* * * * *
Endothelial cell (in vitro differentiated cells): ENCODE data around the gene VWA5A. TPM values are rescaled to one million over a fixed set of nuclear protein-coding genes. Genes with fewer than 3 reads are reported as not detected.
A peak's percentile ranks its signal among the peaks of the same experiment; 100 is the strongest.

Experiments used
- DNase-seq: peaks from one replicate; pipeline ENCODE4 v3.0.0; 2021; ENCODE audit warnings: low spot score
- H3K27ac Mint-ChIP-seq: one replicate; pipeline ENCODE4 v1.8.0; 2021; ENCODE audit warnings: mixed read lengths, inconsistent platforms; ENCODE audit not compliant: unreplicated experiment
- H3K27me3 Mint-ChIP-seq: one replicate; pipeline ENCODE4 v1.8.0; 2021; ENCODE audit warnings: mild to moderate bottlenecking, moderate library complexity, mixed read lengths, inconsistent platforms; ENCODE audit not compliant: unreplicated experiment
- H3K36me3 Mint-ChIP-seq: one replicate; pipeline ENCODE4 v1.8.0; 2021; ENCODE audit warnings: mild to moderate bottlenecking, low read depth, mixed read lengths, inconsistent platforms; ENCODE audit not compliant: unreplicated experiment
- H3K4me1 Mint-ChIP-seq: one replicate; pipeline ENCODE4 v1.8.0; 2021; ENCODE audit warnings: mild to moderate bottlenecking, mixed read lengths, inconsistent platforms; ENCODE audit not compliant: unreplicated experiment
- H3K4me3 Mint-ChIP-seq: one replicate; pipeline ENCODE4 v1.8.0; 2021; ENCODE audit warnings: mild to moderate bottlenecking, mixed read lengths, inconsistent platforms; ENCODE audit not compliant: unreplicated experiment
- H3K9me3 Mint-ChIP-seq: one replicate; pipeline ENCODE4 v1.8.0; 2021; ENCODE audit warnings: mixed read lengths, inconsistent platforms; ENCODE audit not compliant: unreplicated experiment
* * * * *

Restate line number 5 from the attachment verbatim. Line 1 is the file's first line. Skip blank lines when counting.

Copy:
- H3K27ac Mint-ChIP-seq: one replicate; pipeline ENCODE4 v1.8.0; 2021; ENCODE audit warnings: mixed read lengths, inconsistent platforms; ENCODE audit not compliant: unreplicated experiment